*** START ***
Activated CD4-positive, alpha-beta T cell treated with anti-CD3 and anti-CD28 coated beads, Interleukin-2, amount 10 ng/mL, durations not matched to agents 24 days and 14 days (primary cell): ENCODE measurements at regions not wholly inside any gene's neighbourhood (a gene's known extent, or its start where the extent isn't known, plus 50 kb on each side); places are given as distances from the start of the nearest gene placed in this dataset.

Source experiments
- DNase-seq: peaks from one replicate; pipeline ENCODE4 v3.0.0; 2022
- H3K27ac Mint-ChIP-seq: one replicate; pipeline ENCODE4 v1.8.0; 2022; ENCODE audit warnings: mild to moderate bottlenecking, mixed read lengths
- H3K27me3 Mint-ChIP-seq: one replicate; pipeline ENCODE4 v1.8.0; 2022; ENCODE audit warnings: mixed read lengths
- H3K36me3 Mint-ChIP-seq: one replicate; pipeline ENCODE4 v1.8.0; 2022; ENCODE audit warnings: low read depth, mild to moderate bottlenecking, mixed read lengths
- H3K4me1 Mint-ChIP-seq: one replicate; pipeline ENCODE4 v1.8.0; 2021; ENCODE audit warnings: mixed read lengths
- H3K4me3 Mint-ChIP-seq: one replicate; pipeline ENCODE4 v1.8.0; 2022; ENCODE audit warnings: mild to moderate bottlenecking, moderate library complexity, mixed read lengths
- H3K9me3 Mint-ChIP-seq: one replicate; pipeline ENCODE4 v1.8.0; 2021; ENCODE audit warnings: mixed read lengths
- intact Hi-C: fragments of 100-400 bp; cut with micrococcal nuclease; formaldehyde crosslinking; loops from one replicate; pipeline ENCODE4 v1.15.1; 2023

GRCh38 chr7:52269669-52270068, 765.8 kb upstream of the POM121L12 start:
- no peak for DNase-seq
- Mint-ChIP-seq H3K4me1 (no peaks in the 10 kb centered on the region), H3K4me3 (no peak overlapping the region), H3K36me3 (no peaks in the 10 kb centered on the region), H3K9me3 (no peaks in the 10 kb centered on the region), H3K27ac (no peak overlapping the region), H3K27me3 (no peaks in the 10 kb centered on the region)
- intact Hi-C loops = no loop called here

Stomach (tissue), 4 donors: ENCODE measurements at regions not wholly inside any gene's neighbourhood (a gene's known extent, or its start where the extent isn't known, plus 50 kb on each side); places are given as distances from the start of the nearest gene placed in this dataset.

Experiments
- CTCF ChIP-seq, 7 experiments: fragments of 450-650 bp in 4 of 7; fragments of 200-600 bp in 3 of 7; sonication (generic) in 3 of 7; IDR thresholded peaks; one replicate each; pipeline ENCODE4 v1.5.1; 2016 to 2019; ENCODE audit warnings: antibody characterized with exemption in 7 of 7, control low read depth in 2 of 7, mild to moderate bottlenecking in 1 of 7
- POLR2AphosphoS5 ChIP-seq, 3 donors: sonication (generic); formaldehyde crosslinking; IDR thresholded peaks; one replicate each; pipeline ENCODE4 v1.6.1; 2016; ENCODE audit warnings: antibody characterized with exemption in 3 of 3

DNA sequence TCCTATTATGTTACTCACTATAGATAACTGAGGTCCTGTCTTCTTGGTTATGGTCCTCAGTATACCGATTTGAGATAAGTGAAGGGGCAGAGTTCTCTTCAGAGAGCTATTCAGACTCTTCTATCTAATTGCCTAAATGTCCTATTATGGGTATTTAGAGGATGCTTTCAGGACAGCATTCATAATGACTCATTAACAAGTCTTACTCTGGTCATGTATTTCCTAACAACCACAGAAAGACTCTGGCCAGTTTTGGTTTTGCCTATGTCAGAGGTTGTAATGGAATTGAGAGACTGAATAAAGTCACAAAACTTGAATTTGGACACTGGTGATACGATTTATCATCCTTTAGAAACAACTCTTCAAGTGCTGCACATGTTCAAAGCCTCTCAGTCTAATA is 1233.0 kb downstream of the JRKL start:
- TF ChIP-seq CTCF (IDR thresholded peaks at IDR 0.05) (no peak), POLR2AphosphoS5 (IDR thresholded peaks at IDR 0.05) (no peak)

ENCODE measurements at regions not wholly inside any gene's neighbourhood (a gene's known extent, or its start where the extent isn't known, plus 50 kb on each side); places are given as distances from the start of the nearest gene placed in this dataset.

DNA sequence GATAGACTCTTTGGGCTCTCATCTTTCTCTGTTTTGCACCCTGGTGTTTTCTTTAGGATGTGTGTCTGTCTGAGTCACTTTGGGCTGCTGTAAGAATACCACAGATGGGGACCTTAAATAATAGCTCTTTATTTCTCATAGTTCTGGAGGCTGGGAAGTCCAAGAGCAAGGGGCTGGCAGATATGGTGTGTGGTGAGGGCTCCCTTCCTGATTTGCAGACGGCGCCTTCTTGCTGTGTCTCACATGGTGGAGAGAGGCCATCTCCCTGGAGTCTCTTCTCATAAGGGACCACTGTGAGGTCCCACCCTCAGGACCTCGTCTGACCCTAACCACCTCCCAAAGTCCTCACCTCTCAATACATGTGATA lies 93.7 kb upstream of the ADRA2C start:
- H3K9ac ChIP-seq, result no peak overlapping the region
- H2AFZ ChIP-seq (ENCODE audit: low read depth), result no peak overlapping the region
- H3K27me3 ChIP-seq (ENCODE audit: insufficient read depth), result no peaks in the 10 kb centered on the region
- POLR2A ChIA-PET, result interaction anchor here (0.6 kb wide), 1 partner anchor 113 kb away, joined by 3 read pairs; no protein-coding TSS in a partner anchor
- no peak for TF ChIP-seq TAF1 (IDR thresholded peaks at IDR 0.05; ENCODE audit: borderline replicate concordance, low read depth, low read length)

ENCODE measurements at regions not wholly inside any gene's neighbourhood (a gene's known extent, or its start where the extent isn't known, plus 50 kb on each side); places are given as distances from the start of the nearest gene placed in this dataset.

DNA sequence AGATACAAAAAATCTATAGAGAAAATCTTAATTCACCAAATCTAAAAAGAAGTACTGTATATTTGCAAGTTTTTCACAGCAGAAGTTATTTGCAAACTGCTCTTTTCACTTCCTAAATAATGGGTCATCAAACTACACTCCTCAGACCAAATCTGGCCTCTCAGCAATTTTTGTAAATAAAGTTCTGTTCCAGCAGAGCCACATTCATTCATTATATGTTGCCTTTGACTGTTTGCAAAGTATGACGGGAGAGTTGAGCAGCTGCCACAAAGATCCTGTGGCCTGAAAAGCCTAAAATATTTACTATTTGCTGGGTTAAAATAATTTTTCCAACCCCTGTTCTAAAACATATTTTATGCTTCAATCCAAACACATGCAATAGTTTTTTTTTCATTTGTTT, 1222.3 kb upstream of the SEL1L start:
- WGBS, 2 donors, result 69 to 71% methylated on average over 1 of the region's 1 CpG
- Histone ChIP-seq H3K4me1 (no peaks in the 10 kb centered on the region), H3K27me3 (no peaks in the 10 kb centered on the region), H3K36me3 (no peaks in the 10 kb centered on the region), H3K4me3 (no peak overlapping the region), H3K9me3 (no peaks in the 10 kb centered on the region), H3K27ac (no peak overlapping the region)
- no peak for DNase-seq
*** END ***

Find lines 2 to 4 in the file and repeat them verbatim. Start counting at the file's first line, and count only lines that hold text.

Source experiments
- DNase-seq: peaks from one replicate; pipeline ENCODE4 v3.0.0; 2022
- H3K27ac Mint-ChIP-seq: one replicate; pipeline ENCODE4 v1.8.0; 2022; ENCODE audit warnings: mild to moderate bottlenecking, mixed read lengths